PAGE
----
Can Brook Trout Spawn in a Pond? (All you Need to Know)

By Matt Taylor  |  Species & Breeds

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The Eastern Brook Trout, Salvelinus fontinalis, is also commonly referred to as the Brookie, Squaretail, or Speckled Trout, is one of the most widespread and abundant cold-water fish found in Maine. It favors cool, clear, well-oxygenated water to spawn, nurse, and live into adulthood successfully.

Brook Trout can be found in various habitats ranging from the most insignificant brooks to the largest lakes, as long as the conditions are suitable for their survival and free from excessive predation. They are very sensitive to interspecies predation, especially during the first year or two of their lives. That being said, can brook trout spawn survive and thrive in ponds?

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Are Brook Trout Capable of Spawning in Ponds?

The short answer is yes. The long answer is a little more complex. While Brook trout can survive well enough in ponds, they are very particular when it comes to breeding. Brook trout lay their eggs where there is flowing water because their eggs, or roe, need it to successfully hatch. So, where does this leave ponds?

Some ponds have inlets, outlets, or upswells that effectively fulfill this particular condition. When breeding season comes around, female brook trout will build structures known as redds. These are small pebbles or gravel that she sweeps up into a ‘wall’ and proceeds to lay her eggs away from the flowing water. This is to prevent having her eggs swept downstream by the water’s current. The male then fertilizes the eggs, which typically number in the hundreds.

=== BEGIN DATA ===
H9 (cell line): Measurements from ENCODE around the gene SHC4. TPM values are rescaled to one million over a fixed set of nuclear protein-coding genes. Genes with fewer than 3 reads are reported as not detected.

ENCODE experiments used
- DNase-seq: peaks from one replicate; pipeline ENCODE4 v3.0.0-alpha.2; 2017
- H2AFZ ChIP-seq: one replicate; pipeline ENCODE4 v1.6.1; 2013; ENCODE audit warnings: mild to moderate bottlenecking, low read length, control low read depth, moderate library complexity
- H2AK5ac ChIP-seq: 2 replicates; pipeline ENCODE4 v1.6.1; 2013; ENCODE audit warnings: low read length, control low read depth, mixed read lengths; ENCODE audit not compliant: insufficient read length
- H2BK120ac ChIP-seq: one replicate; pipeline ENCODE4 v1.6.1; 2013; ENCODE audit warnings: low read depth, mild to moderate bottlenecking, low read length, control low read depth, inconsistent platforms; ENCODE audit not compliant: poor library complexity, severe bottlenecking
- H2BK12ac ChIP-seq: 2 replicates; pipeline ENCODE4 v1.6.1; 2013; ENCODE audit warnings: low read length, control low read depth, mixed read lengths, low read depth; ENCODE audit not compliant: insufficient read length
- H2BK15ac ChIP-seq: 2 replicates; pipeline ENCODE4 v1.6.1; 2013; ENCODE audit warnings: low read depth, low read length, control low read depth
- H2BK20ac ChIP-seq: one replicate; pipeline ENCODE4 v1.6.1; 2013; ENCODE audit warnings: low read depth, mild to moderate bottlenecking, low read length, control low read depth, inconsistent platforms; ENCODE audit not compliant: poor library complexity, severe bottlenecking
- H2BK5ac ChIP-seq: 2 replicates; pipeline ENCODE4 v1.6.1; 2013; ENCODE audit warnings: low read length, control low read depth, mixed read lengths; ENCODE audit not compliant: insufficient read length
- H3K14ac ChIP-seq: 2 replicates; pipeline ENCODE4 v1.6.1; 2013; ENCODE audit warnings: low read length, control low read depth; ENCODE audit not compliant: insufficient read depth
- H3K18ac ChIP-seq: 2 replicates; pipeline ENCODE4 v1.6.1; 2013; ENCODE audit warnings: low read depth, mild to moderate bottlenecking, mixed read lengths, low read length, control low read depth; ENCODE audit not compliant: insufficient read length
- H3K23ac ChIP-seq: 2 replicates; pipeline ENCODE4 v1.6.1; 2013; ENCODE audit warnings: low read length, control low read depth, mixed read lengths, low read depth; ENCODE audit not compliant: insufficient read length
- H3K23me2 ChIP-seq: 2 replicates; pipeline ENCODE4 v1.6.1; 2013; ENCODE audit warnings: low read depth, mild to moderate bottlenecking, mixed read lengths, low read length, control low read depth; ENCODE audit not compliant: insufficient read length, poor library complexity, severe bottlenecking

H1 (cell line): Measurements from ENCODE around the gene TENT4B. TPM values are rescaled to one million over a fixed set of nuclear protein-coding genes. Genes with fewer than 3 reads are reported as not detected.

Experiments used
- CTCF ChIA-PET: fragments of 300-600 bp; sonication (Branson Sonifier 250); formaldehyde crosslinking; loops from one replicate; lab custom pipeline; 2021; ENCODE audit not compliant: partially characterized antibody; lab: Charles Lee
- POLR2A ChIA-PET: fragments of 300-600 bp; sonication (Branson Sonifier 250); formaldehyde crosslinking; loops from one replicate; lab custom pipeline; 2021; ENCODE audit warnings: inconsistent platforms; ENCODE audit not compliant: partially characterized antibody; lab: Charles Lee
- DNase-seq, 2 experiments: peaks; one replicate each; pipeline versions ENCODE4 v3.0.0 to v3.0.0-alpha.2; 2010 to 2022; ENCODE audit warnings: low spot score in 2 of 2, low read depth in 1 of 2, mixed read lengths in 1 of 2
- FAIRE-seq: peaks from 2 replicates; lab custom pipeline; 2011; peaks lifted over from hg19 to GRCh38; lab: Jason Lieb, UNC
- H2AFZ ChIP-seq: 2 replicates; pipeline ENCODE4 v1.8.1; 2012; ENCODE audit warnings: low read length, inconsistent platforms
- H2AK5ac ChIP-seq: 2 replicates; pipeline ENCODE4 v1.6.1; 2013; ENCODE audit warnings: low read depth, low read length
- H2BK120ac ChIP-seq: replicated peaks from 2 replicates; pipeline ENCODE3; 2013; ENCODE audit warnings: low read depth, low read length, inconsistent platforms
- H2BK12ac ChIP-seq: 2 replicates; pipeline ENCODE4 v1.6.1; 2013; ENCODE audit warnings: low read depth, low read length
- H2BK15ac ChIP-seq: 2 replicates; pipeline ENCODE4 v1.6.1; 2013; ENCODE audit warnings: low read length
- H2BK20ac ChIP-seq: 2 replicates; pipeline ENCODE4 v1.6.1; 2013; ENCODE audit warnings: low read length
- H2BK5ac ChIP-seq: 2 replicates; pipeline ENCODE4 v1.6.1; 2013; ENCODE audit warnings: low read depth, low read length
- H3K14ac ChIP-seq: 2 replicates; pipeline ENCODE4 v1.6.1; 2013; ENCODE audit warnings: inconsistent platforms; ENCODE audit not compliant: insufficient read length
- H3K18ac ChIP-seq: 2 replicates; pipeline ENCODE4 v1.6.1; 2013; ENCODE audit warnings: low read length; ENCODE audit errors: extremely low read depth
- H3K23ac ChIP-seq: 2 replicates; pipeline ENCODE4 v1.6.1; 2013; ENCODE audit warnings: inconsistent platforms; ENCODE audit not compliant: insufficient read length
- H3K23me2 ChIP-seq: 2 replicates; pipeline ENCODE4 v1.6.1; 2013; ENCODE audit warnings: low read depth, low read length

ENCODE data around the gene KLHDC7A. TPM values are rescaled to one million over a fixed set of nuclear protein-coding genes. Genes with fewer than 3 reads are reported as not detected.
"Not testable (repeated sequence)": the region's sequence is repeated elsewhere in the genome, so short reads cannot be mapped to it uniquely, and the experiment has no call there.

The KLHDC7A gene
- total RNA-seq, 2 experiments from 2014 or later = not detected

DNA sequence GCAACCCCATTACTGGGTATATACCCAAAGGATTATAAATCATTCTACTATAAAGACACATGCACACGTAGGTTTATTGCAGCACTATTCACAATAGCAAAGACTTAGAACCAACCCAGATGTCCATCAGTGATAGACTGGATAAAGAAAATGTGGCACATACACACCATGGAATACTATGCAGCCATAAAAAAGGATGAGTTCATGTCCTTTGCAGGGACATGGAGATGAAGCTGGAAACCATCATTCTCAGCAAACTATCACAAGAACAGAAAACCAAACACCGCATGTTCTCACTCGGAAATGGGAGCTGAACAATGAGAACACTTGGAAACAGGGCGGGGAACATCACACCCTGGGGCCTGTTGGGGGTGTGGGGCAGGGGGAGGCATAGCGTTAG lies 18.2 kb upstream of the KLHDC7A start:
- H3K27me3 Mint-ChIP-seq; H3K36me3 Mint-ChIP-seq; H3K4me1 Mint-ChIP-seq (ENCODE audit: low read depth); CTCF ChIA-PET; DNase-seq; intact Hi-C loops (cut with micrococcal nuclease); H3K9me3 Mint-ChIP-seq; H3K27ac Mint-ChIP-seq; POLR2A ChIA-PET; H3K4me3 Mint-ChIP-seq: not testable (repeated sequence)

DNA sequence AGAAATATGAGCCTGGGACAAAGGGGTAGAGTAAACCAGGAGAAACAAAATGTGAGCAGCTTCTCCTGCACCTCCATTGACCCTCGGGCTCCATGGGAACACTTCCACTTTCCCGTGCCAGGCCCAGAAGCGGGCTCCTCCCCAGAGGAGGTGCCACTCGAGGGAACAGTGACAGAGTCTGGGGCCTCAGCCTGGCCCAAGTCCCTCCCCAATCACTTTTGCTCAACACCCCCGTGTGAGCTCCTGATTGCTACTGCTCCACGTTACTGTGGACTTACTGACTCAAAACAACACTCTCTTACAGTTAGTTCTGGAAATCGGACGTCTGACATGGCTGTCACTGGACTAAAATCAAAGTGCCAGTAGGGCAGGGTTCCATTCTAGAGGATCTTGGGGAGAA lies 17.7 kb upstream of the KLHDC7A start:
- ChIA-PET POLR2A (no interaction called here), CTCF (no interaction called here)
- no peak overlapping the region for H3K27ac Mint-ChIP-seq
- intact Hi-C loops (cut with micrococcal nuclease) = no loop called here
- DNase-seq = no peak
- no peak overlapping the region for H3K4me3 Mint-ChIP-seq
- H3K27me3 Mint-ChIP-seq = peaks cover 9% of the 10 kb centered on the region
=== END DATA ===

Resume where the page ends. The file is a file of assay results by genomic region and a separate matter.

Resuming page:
The fact that most ponds will not have any area that provides the suitable conditions of flowing water and gravelly bottoms is the main reason they are not considered ideal locations for brook trout breeding. Even in cases where there is an upswell, pond bottoms tend to be muddy, with no gravel or pebbles to build redds out of.

Male and female brook trout may go through the motions of building redds, laying eggs, and fertilizing them, but eggs need flowing water to hatch out of their eggs, so they will not successfully spawn.

With that being said, there are many questions surrounding the breeding and spawning habits of brook trout, and we’ll try and answer some of them here. Let’s get right into it.

What Triggers Brook Trout to Spawn?

The spawning behavior of brook trout is mostly determined by changes in water temperatures in their habitat. They prefer cooler waters, so they typically begin spawning once the warm summer weather gives way to the cooler temperatures of the fall. You can expect them to start spawning once water temperatures come down to 40-49 degrees Fahrenheit.

At What Age Do Brook Trout Begin Breeding?

Brook trout are relatively fast breeders and can reach sexual maturity within a few months. A brook trout born during springtime can reach sexual maturity and be ready to breed by the same year’s fall. The female brook trout will reach breeding age faster than the male of the species. A useful rule of thumb is that females are ready to breed in Year 1 while males will be ready by Year 2.